Making sure that you split the bill after an evening out with friends has been made quite easy with payment apps. However, how does this work with large multinational enterprises (MNE’s) who essentially exist because they run a centralized model? How do they charge out the costs for in-house centralized services to the benefitting group companies?
‘Centralized services’, are services performed in-house such as IT, HR, HSE, Legal, Finance, Tax and of course The Board. MNE’s internalize these ‘centralized services’ for consistency, cost-efficiency and control purposes (from a strategic perspective you may not wish to be dependent on a third-party).
Tax authorities frequently challenge charge-outs for centralized services. Since these ‘management fees’ are not always properly substantiated and are thought to be a tool to reallocate profits to headquarters. As part of the OECD BEPS initiative, intra-group services have been scrutinized. Earlier this year a request for input on this relevant topic has been sent out by the OECD and a lot of commentators have provided their input. Specifically, on the assessment of the service for the service provider on the one hand and the service recipient on the other. Has the service been provided and what is the benefit of the service for the recipient?
In its guidance, the OECD had already provided the ‘simplified approach’ for so-called low value-add services. Clarifying how a proper charge-out process should be set-up so conforming charge-outs would not be challenged. This process can be improved by a link to the financial statements of the company. This way an audit trail is created that should meet the test that a service has been provided. Based on current guidance, only an invoice should additionally be issued at the end of the year to conclude that the service recipient benefitted from the service. The process could be further enhanced by prescribing that the shareholder costs will be carved-out as a step between the relevant costs and the allocation process. This should be done diligently to demonstrate to stakeholders in the process that only qualifying costs are charged out.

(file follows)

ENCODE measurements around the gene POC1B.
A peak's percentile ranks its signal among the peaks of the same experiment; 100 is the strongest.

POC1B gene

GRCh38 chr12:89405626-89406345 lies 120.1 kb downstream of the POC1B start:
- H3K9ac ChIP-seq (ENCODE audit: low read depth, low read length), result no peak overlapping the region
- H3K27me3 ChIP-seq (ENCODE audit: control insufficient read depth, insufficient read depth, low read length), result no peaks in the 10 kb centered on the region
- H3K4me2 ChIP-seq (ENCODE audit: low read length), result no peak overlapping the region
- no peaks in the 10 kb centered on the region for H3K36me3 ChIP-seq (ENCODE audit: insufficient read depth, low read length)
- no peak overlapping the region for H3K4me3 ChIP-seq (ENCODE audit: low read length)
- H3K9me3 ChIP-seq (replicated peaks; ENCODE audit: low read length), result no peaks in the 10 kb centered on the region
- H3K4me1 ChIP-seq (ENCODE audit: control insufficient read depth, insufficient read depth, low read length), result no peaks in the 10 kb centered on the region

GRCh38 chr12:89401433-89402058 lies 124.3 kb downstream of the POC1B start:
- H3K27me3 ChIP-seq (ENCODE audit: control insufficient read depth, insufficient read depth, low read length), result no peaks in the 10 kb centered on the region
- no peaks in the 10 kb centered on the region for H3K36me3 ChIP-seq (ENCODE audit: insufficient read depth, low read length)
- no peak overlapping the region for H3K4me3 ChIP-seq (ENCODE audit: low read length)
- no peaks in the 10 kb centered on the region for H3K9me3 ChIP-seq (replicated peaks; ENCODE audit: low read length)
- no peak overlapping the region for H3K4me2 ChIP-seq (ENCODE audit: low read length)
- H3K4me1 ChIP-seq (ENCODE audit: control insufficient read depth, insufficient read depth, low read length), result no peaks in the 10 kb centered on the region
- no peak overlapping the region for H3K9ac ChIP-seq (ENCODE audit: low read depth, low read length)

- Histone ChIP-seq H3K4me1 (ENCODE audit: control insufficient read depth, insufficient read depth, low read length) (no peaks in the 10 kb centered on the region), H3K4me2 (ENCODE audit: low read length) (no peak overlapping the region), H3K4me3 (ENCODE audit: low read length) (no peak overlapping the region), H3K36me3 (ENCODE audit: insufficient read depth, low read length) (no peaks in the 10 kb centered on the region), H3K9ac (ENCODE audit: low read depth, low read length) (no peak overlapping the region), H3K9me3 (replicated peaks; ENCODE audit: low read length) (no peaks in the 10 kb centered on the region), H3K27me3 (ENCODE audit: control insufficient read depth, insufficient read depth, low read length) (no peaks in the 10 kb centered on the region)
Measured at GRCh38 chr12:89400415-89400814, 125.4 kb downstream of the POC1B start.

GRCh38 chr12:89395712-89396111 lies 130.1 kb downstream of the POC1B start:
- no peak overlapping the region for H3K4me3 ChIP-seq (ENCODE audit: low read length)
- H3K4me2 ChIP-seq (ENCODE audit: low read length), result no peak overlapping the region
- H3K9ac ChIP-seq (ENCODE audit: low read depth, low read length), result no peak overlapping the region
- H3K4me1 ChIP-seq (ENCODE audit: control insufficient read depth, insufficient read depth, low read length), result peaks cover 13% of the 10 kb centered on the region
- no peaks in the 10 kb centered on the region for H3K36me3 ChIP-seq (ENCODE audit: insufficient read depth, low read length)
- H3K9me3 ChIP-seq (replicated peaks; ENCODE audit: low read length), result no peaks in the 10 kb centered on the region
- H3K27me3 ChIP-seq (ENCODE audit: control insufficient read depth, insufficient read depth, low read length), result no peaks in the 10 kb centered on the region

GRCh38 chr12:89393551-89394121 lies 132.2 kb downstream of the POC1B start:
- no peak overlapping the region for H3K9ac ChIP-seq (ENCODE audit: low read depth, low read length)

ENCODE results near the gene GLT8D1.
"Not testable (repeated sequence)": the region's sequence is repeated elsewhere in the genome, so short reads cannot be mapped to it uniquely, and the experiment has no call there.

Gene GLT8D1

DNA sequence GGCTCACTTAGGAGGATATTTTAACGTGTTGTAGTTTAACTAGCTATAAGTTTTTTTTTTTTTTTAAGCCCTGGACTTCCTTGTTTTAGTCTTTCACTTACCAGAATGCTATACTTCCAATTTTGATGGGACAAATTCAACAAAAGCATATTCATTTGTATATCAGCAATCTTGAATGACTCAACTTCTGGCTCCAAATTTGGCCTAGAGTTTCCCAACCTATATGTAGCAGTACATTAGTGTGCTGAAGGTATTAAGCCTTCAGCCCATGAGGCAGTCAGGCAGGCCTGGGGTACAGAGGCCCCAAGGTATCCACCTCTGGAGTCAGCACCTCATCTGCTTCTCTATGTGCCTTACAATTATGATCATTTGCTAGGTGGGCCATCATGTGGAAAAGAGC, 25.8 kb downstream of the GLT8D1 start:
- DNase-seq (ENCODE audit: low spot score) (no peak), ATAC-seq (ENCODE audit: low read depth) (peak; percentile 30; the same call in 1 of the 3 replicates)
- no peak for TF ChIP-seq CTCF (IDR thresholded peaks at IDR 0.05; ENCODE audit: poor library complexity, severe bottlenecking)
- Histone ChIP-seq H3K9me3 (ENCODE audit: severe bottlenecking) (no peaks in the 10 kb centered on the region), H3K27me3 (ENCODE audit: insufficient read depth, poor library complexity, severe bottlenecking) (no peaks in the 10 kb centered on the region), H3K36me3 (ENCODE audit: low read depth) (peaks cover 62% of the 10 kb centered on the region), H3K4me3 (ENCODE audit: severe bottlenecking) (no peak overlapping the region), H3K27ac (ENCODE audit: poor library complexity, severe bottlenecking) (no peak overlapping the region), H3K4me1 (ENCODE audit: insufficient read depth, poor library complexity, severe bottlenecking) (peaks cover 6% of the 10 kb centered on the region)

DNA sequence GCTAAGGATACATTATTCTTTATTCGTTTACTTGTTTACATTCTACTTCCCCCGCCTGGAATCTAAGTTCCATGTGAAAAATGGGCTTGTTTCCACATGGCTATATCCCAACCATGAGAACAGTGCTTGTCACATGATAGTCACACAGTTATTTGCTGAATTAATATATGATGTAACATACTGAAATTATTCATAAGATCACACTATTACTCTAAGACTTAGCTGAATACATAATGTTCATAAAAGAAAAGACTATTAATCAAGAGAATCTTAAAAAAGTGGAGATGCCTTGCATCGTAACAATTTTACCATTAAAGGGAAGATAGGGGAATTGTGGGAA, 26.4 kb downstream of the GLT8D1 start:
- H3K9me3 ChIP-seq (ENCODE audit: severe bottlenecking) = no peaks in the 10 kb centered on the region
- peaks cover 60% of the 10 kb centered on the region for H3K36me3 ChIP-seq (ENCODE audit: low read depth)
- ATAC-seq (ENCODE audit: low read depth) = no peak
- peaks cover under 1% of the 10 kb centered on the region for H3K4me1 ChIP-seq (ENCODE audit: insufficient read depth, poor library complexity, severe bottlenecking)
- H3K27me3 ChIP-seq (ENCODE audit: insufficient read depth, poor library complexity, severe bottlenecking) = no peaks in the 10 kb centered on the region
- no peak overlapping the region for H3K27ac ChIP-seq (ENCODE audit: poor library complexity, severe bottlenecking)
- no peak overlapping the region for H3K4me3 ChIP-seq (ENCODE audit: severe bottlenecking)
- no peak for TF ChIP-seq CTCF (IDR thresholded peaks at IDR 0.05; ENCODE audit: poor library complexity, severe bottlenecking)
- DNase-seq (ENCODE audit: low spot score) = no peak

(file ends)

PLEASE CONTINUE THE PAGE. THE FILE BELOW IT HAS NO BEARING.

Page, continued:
Process description of charging centralized services
From cost center of the provider to invoice and journal entry by recipient; full cycle
Commentator comments and my suggestions:
– Starting from the cost center of the provider ensures that a proper audit trail can be built. External auditors and management should vouch for the books of the company.
– Determination of relevant costs, qualification and allocation of costs to service recipients as well as the determination of the up-lift fall in the Transfer Pricing domain.
– The intra-group services qualifying under the simplified approach should be extended to also include high-value add services – such as senior management and strategy – with a safe-haven mark-up of perhaps 8%. Ensuring that all centralised services can qualify under the simplified approach.
Of course, the input from the commentators will be discussed in further detail at the OECD. An outcome along the lines as described above, would enable MNE’s to further streamline their operations and create the desired insight for Tax Authorities.
Tax audits take up a lot of time and typically cost a considerable amount of money. Setting up a process that ties back to the financial statements provides for clear, reproducible insights.
If the outcomes of the process are reproducible, the process itself is ready for automation. Built on a proper process, an automated solution would ensure centralized storage for easy retrieval and less dependency on individuals who have built a specific Excel environment. Not only for consistency, cost-efficiency and control purposes but most importantly for continuity. Overall, a solution for intra-group services can be created that should stand the test of time.
Are you interested in enhancing your process for charging-out of centralized services, or would you like to know more on taking the next step on automating intercompany charge-outs; let’s talk!